Main Menu
Significant Changes Made to AIA Construction Contracts

The most commonly used standard form construction contracts are issued by the American Institute of Architects (AIA). Recently, the general conditions provisions of the AIA standard form contracts underwent significant revisions. Most significantly, the A201 general conditions standard forms, which are common to most AIA construction contracts between owners and contractors, and between contractors and their subcontractors, were revised as follows:

1. Statute of Limitations

Previously, A201-1997 provided that the statute of limitations for claims against a contractor begins upon substantial completion of the construction project. This provision has been modified to provide that the statute of limitations will be established by applicable state law. The purpose of this revision is to allow for the “discovery rule,” which is followed by many states. Under the discovery rule, the statute of limitations commences when the owner discovers or should have discovered the contractor’s breach of contract. Although the A201-2007 allows the “discovery rule,” it also includes a 10 year “statute of repose” that provides that any claims against the contractor must be asserted within 10 years after substantial completion.

2. Architects

Previously, the AIA general conditions provisions prevented a party from joining the architect to any dispute between the owner and the contractor. The revised A201-2007 allows the architect or any other party “whose presence is required if complete relief is to be accorded at arbitration” to be joined in a dispute between the owner and the contractor that involves a “common question of fact or law.”

3. Dispute Resolution

The new revisions include a “check the box” dispute resolution provision that allows the parties to decide whether disputes will be resolved by arbitration, litigation or other dispute resolution means. Previously, the AIA contracts required that all disputes be decided by binding arbitration before the American Arbitration Association.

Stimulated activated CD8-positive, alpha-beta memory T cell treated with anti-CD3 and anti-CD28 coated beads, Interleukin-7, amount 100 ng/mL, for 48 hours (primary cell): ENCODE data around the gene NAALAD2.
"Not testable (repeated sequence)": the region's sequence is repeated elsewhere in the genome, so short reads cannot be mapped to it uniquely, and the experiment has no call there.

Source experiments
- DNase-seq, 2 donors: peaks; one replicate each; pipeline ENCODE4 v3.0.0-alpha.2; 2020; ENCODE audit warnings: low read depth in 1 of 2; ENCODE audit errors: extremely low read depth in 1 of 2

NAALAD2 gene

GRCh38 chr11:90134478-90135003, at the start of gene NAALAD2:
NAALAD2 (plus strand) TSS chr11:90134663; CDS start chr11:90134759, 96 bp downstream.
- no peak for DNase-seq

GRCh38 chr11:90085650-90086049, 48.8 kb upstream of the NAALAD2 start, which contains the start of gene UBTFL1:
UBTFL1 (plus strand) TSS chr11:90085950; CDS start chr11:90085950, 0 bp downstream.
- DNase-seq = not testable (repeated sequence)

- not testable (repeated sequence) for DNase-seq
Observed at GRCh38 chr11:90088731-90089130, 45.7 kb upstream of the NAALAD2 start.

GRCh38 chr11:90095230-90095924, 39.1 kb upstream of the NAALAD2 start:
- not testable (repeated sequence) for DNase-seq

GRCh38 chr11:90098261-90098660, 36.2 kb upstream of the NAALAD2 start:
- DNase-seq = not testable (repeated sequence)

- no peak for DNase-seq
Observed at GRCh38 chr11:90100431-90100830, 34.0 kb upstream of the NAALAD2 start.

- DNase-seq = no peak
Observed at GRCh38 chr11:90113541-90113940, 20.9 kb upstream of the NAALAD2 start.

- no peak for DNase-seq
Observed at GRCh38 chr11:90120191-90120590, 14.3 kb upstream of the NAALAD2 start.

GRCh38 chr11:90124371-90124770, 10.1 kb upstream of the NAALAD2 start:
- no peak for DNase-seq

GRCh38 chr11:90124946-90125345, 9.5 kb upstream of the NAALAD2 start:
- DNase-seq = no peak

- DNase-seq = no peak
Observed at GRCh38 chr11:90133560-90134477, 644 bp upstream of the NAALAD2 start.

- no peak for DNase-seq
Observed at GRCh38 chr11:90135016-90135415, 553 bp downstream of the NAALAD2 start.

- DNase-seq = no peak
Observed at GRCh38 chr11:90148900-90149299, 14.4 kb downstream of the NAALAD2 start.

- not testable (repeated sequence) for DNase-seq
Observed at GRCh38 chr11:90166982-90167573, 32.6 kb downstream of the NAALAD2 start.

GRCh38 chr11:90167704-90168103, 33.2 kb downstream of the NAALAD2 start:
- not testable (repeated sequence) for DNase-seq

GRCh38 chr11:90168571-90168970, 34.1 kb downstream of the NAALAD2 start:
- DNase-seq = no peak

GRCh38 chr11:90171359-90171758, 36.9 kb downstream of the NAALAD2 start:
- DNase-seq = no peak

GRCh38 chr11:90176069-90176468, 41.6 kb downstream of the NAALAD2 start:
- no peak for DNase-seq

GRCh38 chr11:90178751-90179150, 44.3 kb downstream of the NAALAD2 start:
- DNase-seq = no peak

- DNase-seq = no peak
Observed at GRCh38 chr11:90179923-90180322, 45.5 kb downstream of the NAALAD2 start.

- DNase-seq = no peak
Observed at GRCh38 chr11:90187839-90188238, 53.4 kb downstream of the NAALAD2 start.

4. Ability to Pay

Previously, the AIA general conditions required the owner to furnish reasonable evidence to the contractor that the owner could pay amounts under the contract, both as a condition to starting work and as an ongoing requirement during the course of the project. Many owners complained about the obligation to continually provide such financial information during the project. The AIA provisions have been revised to provide that the owner is only obligated to provide evidence of the ability to pay where: the owner has failed to make payments to the contractor; the changes to the work materially change the contract; or the contractor has identified in writing a reasonable concern regarding the owner’s ability to pay.

5. Concealed Conditions

A201-2007 contains a revision that when a contractor encounters human remains or burial markers, archaeological sites or wetlands that the owner had not previously disclosed to the contractor, the contractor, upon discovering these concealed conditions, must immediately cease operations and provide notice to the owner and the architect. The owner is then obligated to obtain governmental approvals required to resume construction, and the contractor may request an adjustment of contract time and price.

6. Initial Decision Maker

Previously, the architect was designated as the initial decision maker with regard to any claims or disputes on the construction project. A201-2007 contains a blank for identification of the initial decision maker. The architect remains the initial decision maker if the parties do not identify a different initial decision maker.

7. Insurance Coverage

The new revisions also address insurance coverage. A201-2007 deletes the requirement for project management protective liability insurance and, instead, requires that the contractor name the owner, architect and the architect’s consultants as additional insureds under the contractor’s commercial liability coverage. In addition, the contractor must maintain completed operations coverage.

8. Payments to Subcontractors

A201-2007 imposes a reasonable time limit by requiring that the contractor make payments to subcontractors no later than seven days after receipt of payment from the owner. Previously, A207-1997 simply required “prompt payment.”

The AIA standard form contracts also contain two new documents, “C106-2007, Digital Data Licensing Agreement” and “A201-2007, Digital Data Protocol Exhibit,” which facilitate the transfer of digital and confidential data on design and construction projects.

  • Partner

    Mark is the Co-Chair of the Litigation Department, and he concentrates his practice in business litigation and dispute resolution. He has broad experience in contract, commercial, estate, real estate, trade secret, employee ...



Recent Posts




Back to Page